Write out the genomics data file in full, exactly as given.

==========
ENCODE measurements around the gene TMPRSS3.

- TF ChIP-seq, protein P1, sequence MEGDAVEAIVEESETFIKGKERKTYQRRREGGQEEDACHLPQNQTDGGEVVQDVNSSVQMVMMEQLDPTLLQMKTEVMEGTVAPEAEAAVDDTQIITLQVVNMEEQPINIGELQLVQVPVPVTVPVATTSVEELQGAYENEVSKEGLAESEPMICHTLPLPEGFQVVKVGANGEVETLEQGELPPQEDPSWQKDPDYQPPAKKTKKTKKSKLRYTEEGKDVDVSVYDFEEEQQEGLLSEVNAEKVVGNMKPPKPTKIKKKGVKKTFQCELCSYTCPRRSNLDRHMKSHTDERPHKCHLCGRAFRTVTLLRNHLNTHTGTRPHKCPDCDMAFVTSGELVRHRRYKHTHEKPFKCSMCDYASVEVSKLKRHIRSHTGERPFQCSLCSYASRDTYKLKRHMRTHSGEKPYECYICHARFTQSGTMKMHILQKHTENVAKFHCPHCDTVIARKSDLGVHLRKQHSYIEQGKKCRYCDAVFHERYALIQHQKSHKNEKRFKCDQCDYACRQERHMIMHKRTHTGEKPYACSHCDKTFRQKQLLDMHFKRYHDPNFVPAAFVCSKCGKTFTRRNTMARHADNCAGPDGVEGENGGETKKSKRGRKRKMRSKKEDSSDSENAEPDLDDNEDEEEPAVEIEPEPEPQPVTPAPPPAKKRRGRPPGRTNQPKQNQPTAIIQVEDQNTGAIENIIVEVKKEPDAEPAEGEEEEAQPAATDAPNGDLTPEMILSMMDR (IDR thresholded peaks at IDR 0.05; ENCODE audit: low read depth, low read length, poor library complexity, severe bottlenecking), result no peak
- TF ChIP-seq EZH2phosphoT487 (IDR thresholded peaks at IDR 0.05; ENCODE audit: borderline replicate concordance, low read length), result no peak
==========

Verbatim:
ENCODE measurements around the gene TMPRSS3.

- TF ChIP-seq, protein P1, sequence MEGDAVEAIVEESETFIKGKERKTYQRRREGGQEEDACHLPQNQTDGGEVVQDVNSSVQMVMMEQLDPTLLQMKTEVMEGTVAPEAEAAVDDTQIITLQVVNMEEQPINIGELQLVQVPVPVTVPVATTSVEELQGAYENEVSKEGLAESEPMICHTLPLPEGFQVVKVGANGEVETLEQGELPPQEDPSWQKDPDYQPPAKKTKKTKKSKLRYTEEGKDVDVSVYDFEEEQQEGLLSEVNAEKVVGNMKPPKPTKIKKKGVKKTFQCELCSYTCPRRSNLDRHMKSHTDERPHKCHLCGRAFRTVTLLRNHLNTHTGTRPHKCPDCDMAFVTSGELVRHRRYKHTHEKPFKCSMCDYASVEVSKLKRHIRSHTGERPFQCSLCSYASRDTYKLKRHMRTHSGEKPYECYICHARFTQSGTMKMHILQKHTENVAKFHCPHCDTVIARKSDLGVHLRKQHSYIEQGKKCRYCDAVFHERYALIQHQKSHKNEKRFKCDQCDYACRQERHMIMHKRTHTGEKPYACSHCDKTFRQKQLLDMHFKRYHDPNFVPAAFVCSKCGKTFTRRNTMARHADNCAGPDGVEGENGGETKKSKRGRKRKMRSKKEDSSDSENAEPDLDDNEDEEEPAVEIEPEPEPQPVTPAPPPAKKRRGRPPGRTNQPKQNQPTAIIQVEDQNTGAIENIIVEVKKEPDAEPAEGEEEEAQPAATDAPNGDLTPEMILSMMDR (IDR thresholded peaks at IDR 0.05; ENCODE audit: low read depth, low read length, poor library complexity, severe bottlenecking), result no peak
- TF ChIP-seq EZH2phosphoT487 (IDR thresholded peaks at IDR 0.05; ENCODE audit: borderline replicate concordance, low read length), result no peak